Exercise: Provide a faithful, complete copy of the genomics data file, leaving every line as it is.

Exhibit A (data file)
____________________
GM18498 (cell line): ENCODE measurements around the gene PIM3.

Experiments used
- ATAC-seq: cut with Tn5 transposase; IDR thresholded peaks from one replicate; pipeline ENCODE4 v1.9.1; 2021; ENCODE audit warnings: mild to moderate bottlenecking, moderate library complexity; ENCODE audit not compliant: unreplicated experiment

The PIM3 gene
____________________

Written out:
GM18498 (cell line): ENCODE measurements around the gene PIM3.

Experiments used
- ATAC-seq: cut with Tn5 transposase; IDR thresholded peaks from one replicate; pipeline ENCODE4 v1.9.1; 2021; ENCODE audit warnings: mild to moderate bottlenecking, moderate library complexity; ENCODE audit not compliant: unreplicated experiment

The PIM3 gene